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Two Sets of Airstrikes Explain the War
Russia targeted civilian infrastructure and Ukraine targeted a naval headquarters, highlighting the moral and strategic differences that make Ukraine worth supporting
Two sets of airstrikes in Ukraine this week highlight the moral and strategic differences of the war’s two sides.
Russia’s air assault attacked the southern Ukrainian city of Odesa, on the Black Sea. They targeted civilian infrastructure, damaging ports, grain storage facilities, and the power grid, killing at least four workers. The Ukrainian military says it shot down 19 drones and 11 missiles, but some got through.
Russia’s strategic goal with these strikes is to break Ukraine’s will. Ukraine exports agricultural products, and by targeting grain shipment and storage, Russia aims to harm Ukraine’s economy and cause food insecurity in importers, such as Turkey and Egypt, hoping that shortages and price spikes will get them to push Ukraine to give Russia concessions. In attacking the power grid, Russia primarily aims to make Ukrainians suffer in the coming winter, hoping that it’ll get average Ukrainians to pressure their government to quit.
Odesa grain facility after Russian airstrikes (source)
The same week, Ukraine attacked the headquarters of Russia’s Black Sea fleet in Sevastopol, on the Crimean peninsula. Russia has controlled that port city since illegally occupying Crimea in 2014, and uses ships based in Sevastopol to harass commercial vessels and launch missiles against Ukrainian cities, including Odesa. Photos show what appears to be a UK/France-provided Storm Shadow/SCALP-EG missile flying into the headquarters as smoke is already rising, indicating at least two hits.
Ukraine apparently timed the attack to a meeting of military leaders, and killed or injured dozens. Reportedly among the seriously wounded is Col. Gen. Alexander Romanchuk, the commander of Russian ground forces in Zaporizhzhia, where Ukraine’s counteroffensive is making its biggest push. There are conflicting claims about Admiral Viktor Sokolov, commander of Russia’s Black Sea fleet, but even if he’s alive and well, the strikes disrupted Russian command and control.
Morally and legally, the difference between these sets of airstrikes is clear. Russia is a foreign aggressor, and targeted civilians on Ukrainian territory. Ukraine struck military targets on occupied territory, an act of self-defense.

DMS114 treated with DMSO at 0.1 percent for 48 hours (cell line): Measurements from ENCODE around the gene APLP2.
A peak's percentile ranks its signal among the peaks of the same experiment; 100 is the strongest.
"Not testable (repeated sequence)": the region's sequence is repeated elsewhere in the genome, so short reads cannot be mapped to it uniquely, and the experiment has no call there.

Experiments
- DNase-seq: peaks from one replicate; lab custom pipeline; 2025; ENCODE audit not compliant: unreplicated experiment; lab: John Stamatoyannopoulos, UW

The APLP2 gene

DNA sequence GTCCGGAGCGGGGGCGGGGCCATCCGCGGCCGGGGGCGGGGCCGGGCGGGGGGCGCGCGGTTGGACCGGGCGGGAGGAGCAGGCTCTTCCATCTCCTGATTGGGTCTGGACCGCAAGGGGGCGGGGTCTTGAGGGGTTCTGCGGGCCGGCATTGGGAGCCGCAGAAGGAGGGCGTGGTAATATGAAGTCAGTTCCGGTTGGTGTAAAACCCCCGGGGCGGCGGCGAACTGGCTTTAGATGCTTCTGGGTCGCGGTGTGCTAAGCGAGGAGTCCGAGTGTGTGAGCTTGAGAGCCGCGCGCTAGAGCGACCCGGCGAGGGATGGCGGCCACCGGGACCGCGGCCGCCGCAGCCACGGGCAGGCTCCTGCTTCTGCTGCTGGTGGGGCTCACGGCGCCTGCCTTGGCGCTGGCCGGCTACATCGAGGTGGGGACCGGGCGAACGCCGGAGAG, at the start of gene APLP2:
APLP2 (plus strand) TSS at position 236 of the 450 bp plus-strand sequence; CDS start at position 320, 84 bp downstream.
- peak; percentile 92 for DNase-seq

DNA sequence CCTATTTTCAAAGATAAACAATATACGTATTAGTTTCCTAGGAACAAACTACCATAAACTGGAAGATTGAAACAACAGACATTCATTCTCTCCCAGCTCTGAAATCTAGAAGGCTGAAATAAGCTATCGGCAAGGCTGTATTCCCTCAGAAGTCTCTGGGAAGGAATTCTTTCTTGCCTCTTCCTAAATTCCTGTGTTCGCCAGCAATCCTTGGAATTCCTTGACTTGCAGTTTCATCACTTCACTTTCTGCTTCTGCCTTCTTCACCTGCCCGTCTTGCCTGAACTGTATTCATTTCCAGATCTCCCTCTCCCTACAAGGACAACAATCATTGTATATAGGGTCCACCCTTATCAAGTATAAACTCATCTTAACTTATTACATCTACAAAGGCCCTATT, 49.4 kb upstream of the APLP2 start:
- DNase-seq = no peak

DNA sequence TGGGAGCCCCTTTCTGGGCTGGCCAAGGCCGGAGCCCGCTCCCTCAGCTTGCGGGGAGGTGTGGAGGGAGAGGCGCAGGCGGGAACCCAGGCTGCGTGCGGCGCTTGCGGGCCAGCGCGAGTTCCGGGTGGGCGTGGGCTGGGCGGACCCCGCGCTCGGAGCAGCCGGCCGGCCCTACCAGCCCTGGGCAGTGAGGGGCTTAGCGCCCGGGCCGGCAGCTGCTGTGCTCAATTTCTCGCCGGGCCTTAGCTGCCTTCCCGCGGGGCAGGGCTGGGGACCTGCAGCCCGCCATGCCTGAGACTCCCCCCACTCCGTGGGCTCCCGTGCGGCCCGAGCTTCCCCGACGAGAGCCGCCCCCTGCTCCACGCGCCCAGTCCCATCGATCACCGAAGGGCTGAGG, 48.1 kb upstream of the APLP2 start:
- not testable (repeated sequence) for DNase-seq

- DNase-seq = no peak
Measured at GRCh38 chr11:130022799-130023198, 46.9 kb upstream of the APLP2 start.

But the strikes also show how Ukraine’s military strategy is more sophisticated.
About a week before Ukraine hit the naval headquarters, they destroyed advanced Russian air defense systems in Crimea. According to BBC reports, Ukraine first took out radar with small, hard-to-spot drones, then destroyed the blinded S300 and S400 anti-air missile batteries (worth an estimated $1.2 billion) with Ukraine-made Neptune cruise missiles (which cost about $500k each).
Smart Strategy Deserves Support
As Russian and Ukrainian forces engage in grinding combat at multiple locations along the 600-mile front, both launch airstrikes behind enemy lines. Russia is going after civilian targets, trying to make people suffer, which does little to help its effort to hold off Ukraine’s counteroffensive. Meanwhile, Ukraine goes after military targets, trying to disrupt command, communications, and supply, which helps its effort to break through Russia’s prepared defenses.
Ukraine’s fight to keep its independence is easily more legitimate than Russia’s fight to subjugate its neighbor. Rarely do the laws and morality of war—regarding both start of and conduct during—favor one side of a conflict this clearly.
But while that moral and legal clarity makes Ukraine a righteous cause, it is not, on its own, a sufficient argument for the US and other NATO countries to keep sending billions of dollars worth of military aid. Propping up a righteous but futile effort would be a mistake, costing lives and resources with no chance of success.
Ukraine, however, has already stopped and partially reversed Russian advances. Russia may be bigger and more powerful, but with greater morale and smarter strategy—and a steady stream of external supply—Ukraine can, in time, achieve more.
Ukraine is worth backing, not only because that supports a moral cause, and defends bedrock international law and norms against aggressive war. And not only because the survival of a European democracy and weakening of Russia’s military capacity are in US/NATO strategic interest. But also because, as this week’s competing airstrikes show, Ukraine is fighting smarter.